Hancock Lab Develops a New Tool for Studying Chlamydia Infection

By Erika Siren

PhD Student in Kizhakkedathu lab, CBR

Chlamydia infection inside a white blood cell. Credit: Yeung et al. Nature Communications.

Scientists at the Centre for Blood Research have contributed to the development of a new model for studying host-pathogen interactions in Chlamydia.

With over one hundred million new cases each year, Chlamydia trachomatis is a leading cause of bacterial sexually transmitted diseases (STDs) worldwide. Currently, the bacterial infection is often well managed by a standard course of antibiotics but resistance is increasing and many infections go untreated. If improperly treated however, the spread of the bacteria initiates the progression of much more severe ailments including infertility, blindness and even chlamydia-induced reactive arthritis.

Many of the co-morbidities in chlamydia are due to the bacterial strains’ preferential infection of macrophages, a type of immune cell that serves as the first line of defence in the adaptive immune response. Once infected, the macrophages have a limited ability to defend against the bacteria, further exacerbating the infections’ progression. In addition, chlamydial persistence in macrophages can also contribute to chronic inflammation and delays in the efficacy of antibiotic treatment.

In an effort to understand how hlamydia is able to infiltrate the immune system so effectively, researchers in England’s Wellcome Trust Sanger Institute reached out to the CBR’s own Dr. Robert Hancock, a world leader in infectious diseases. Together, they developed an innovative and robust in vitro model published in the most recent issue of Nature Communications.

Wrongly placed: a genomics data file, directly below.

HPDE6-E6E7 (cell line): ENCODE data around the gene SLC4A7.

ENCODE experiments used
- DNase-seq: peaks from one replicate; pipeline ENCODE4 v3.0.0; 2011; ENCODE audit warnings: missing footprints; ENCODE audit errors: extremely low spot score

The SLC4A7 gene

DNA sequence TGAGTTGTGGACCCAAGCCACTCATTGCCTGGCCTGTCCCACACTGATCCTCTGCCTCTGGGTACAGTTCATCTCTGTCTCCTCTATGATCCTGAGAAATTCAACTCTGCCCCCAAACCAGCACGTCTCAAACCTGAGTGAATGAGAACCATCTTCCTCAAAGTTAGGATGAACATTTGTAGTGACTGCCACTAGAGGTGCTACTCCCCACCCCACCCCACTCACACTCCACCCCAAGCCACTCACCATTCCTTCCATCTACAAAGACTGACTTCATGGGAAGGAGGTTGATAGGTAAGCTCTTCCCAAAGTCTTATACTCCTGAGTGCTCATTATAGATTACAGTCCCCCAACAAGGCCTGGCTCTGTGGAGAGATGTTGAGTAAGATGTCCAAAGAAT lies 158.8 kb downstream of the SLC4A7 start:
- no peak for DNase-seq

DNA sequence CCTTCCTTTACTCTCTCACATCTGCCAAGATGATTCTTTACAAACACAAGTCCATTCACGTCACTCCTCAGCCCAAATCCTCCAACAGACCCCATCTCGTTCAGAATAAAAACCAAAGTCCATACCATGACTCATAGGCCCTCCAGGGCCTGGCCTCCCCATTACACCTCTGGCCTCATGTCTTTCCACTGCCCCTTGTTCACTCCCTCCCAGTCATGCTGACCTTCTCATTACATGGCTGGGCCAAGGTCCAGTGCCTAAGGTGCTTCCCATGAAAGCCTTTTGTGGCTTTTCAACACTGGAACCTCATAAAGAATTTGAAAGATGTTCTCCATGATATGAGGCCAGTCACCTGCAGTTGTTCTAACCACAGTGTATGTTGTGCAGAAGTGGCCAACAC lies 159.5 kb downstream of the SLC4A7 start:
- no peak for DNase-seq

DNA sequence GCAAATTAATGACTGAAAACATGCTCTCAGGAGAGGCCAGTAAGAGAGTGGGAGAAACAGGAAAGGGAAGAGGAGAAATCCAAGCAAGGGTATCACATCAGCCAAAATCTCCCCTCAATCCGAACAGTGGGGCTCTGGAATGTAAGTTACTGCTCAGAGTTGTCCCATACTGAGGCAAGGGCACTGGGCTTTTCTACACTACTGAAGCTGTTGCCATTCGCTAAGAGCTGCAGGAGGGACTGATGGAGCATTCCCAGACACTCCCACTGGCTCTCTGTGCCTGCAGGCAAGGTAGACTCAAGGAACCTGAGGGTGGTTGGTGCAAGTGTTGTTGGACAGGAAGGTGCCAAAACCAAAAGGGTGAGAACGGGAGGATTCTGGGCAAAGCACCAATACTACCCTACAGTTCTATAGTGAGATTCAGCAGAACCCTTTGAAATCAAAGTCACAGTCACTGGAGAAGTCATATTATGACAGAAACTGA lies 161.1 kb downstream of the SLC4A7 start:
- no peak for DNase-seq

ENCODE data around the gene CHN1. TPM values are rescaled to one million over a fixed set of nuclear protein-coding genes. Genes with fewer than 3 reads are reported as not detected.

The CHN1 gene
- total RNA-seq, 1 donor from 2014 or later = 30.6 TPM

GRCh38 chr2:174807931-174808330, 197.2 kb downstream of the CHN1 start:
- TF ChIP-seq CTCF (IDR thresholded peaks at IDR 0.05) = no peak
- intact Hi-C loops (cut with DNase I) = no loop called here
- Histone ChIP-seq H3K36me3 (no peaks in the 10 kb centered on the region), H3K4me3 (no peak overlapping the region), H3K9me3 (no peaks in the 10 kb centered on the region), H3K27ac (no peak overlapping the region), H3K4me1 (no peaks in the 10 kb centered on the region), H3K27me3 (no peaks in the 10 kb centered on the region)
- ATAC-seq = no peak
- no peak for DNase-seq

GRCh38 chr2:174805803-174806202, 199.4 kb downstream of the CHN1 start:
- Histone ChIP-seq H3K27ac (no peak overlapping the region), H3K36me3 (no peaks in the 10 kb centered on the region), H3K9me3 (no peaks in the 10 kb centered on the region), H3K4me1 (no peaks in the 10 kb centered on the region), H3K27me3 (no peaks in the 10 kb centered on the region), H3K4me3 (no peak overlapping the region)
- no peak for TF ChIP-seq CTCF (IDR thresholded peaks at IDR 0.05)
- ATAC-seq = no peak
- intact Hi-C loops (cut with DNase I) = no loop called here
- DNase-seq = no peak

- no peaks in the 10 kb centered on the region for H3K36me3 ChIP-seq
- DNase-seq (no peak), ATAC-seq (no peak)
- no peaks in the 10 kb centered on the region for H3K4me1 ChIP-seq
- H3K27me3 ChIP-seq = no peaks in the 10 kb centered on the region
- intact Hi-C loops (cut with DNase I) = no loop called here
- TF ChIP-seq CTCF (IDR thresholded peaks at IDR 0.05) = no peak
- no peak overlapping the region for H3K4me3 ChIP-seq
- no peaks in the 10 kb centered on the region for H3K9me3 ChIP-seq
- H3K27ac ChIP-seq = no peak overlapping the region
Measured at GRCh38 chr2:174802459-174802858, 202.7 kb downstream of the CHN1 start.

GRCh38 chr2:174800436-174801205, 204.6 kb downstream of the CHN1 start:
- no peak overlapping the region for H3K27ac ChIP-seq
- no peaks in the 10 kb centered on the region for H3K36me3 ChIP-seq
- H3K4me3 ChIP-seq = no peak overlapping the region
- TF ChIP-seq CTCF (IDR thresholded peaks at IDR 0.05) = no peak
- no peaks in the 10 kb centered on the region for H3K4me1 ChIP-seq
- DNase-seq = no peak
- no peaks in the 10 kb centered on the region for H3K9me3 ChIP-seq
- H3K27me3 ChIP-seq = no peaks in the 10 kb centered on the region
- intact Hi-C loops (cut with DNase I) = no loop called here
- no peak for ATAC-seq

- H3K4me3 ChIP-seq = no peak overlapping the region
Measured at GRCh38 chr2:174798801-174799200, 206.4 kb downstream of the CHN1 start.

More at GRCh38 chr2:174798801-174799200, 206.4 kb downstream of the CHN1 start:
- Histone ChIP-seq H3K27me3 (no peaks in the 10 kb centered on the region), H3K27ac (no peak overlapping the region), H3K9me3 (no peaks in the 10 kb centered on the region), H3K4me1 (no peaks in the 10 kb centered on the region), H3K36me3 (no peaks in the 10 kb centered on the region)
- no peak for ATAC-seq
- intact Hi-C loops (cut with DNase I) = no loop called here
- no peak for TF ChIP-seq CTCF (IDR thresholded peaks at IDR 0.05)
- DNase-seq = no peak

In this study, the scientists generated macrophages from human induced pluripotent stem cells (iPSCm’s), which behaved similarly to macrophages present in human blood. Implementing Crispr/Cas9 technology, (you can read about the future of Crispr/Cas9 here) knock- out cell lines were generated to study the pathways associated with Chlamydia infection. Two genes from the immune system, IRF5 and IL-10RA were identified as key players in fighting a chlamydial infection. The genes are expected to be used in the development of new drug targets for the sexually transmitted disease.

While the pathological findings of the study will indeed be beneficial to antibiotic development, it is the innovative approach used in creating the in vitro model that must be highlighted. Primary macrophages are notoriously difficult to genetically manipulate in an efficient and reproducible manner. Integrating stem cell therapy and Crispr/Cas9 technology has provided an elegant solution for this long-standing experimental headache. This model will undoubtedly attenuate the number of failed experiments and sleepless nights for future graduate students and PDFs tasked with macrophage manipulation.

As for the future of studying host-pathogen interactions in Chlamydia, Dr Robert Hancock states that with Crispr/Cas9 technology “ [We] can now easily see genes that weren’t previously thought to be involved in fighting the infection.” The researchers plan to further probe the mechanisms experimentally using the subject in vitro model.

Media coverage:

Vancouver Sun

Science Daily


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